February 11, 2009Her job: Principal Optical Engineer, Ball Aerospace & Technologies Corp.
Describe what you do in your current work situation?
I design optical instruments for spacecraft. Recently I spend the majority of my time working with astronomers studying stars and scientists who study weather and the earth to design instruments that measure important parameters for their models, for example, ozone content at different altitudes in the atmosphere.
Why did you choose engineering?
I chose engineering because I am good at math and science and enjoy understanding how things work, fixing broken things, and occasionally breaking things.
Where did you go to school and what degree(s) do you have?
I hold a B.S. in Engineering Physics from the University of Colorado at Boulder, and an M.S. and Ph.D. in Optical Sciences from the University of Arizona's Optical Sciences Center.
What kinds of activities have typically been part of your work?
Typically I will do the initial optical design, present that design to our science customers, determine the cost to build the instrument, and write proposals to get funding from the government. During this design process I work together with engineers from other specialties to negotiate the best solution for our conflicting requirements and ensure that the entire system will fit inside our cost cap and meet the science requirements. Sometimes I will be called in to a group of engineers from many disciplines to help troubleshoot problems on space-bound instruments built by other engineers.
What do you like best about being an engineer?
Solving problems and troubleshooting performance issues in optical systems is both frustrating and rewarding, but very much like reading and solving a good mystery novel. Identifying the problem, then the solution, and finally implementing the fix is very satisfying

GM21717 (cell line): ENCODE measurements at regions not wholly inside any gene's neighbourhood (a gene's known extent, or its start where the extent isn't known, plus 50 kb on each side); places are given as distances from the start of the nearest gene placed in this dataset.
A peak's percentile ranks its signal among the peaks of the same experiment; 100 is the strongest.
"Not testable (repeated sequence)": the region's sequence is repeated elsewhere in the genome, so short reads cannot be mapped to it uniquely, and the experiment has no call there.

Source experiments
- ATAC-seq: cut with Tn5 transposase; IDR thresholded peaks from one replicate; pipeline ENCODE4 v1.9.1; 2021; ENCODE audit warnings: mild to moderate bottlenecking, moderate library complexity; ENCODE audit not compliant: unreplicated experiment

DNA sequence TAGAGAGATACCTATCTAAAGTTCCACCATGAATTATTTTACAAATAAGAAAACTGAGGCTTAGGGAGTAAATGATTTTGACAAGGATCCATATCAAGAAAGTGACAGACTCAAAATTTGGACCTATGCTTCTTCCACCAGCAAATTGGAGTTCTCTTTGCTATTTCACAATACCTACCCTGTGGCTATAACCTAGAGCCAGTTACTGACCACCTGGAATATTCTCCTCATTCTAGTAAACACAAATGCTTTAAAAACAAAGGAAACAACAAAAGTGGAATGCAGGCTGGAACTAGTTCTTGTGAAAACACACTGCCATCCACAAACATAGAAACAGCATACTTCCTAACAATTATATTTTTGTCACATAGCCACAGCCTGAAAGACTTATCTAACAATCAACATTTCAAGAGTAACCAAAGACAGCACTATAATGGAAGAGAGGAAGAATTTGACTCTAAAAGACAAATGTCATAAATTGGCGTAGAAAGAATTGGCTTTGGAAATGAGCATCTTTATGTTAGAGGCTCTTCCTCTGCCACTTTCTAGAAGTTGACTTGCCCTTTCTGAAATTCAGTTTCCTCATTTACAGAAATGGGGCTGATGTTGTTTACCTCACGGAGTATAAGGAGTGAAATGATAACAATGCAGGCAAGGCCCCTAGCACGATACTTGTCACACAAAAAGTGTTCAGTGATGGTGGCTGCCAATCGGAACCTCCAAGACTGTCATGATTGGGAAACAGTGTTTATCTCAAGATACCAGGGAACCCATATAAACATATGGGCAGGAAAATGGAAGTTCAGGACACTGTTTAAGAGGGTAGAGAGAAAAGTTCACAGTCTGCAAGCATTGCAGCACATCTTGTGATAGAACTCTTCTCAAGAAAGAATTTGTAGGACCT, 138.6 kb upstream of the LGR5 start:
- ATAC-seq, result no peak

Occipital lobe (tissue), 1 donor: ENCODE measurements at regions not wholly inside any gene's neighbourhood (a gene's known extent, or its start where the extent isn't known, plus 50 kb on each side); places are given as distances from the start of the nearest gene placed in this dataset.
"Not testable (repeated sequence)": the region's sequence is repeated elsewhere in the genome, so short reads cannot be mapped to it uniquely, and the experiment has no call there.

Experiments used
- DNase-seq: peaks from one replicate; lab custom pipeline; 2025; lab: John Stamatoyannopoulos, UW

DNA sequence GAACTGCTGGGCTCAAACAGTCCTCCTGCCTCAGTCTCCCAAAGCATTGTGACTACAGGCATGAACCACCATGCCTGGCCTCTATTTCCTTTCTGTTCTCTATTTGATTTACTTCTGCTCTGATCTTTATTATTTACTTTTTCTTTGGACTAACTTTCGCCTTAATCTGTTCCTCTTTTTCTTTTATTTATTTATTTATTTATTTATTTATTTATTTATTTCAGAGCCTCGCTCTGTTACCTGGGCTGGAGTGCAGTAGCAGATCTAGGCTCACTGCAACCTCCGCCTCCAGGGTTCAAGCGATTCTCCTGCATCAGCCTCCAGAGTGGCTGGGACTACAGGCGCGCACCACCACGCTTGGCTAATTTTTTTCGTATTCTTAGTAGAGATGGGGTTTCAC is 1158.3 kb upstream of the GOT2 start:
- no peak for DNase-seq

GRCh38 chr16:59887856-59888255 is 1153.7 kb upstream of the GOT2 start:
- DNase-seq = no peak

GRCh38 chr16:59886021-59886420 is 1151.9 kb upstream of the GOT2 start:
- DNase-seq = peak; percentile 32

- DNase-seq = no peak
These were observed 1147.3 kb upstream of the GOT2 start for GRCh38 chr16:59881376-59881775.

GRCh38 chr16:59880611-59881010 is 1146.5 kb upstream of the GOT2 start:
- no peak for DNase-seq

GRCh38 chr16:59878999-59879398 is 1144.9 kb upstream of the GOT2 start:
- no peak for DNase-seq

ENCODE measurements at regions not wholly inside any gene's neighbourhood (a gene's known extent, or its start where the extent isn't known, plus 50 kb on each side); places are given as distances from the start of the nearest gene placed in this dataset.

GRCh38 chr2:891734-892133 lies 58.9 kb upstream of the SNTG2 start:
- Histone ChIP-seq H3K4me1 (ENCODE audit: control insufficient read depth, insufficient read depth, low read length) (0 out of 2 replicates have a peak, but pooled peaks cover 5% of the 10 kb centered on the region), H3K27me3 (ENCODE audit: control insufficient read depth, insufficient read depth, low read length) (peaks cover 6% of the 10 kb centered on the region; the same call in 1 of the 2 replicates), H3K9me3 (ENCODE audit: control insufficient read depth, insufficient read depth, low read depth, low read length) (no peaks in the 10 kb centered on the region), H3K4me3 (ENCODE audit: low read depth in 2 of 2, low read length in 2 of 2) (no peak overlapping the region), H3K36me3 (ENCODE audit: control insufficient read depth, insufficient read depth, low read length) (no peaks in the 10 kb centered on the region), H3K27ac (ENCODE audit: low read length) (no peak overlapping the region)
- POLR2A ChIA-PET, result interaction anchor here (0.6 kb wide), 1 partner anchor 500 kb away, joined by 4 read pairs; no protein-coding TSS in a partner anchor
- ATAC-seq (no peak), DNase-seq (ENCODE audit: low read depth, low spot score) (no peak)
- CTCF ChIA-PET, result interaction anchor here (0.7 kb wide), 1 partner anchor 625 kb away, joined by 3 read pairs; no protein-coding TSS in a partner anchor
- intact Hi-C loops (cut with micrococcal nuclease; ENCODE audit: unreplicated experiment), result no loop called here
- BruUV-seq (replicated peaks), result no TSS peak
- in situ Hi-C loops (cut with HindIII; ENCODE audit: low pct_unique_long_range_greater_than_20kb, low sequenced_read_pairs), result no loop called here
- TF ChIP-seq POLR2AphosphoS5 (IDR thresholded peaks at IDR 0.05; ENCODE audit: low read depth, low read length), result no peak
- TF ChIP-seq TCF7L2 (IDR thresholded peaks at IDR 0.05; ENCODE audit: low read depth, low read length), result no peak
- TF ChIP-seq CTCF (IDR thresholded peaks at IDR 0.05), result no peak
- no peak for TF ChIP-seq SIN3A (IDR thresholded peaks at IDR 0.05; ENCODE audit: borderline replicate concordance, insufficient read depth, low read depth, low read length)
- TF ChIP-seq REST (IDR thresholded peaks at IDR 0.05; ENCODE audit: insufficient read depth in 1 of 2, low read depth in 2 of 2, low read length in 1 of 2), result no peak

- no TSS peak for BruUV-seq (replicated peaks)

Which of your career accomplishments are you proudest of?
I did the detailed optical design work for the Hubble Space Telescope Wide Field Camera 3 instrument which is scheduled for installation in May 2009. My second favorite accomplishment is my work as the optical designer and system engineer for the NASA MESSENGER mission Mercury Atmospheric Space and Composition spectrometer which will insert into orbit around Mercury in 2011.
Please tell us a little about your family.
My husband, Tim, is also an engineer and we enjoy spending our free time hiking with our white german shepherd, Tika.
What advice would you give to a young woman considering a career in engineering?
Take math and science courses whenever possible; don't avoid the hard classes- you can't find out how good you are if you don't challenge yourself. Try everything, including things you aren't good at or don't think you will be good at, to learn what you like doing best.
Describe something about your life outside of work: your hobbies, or perhaps a favorite book.
Before the arrival of our puppy, I spent fifteen years playing competitive and recreational ice hockey on women's and co-ed teams. When I can find the time these days, I enjoy volunteering at the Butterfly Pavilion, an invertebrate conservatory in Westminster, Colorado.